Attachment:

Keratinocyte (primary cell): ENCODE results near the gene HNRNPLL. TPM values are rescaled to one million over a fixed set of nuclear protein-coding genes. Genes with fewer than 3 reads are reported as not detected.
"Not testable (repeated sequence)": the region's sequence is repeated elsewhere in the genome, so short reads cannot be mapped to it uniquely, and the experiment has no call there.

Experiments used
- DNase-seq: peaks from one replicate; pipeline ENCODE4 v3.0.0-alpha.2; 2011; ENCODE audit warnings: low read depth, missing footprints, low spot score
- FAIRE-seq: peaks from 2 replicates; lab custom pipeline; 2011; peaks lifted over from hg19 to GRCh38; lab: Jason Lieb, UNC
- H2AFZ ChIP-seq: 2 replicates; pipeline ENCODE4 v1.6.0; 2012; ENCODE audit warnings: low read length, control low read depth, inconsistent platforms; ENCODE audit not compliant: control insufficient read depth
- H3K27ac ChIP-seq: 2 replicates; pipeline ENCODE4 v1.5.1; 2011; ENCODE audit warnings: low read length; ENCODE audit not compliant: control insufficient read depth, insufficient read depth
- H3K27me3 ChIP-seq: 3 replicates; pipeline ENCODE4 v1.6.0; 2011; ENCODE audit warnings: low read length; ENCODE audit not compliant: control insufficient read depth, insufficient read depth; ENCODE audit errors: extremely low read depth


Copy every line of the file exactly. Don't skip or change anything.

Keratinocyte (primary cell): ENCODE results near the gene HNRNPLL. TPM values are rescaled to one million over a fixed set of nuclear protein-coding genes. Genes with fewer than 3 reads are reported as not detected.
"Not testable (repeated sequence)": the region's sequence is repeated elsewhere in the genome, so short reads cannot be mapped to it uniquely, and the experiment has no call there.

Experiments used
- DNase-seq: peaks from one replicate; pipeline ENCODE4 v3.0.0-alpha.2; 2011; ENCODE audit warnings: low read depth, missing footprints, low spot score
- FAIRE-seq: peaks from 2 replicates; lab custom pipeline; 2011; peaks lifted over from hg19 to GRCh38; lab: Jason Lieb, UNC
- H2AFZ ChIP-seq: 2 replicates; pipeline ENCODE4 v1.6.0; 2012; ENCODE audit warnings: low read length, control low read depth, inconsistent platforms; ENCODE audit not compliant: control insufficient read depth
- H3K27ac ChIP-seq: 2 replicates; pipeline ENCODE4 v1.5.1; 2011; ENCODE audit warnings: low read length; ENCODE audit not compliant: control insufficient read depth, insufficient read depth
- H3K27me3 ChIP-seq: 3 replicates; pipeline ENCODE4 v1.6.0; 2011; ENCODE audit warnings: low read length; ENCODE audit not compliant: control insufficient read depth, insufficient read depth; ENCODE audit errors: extremely low read depth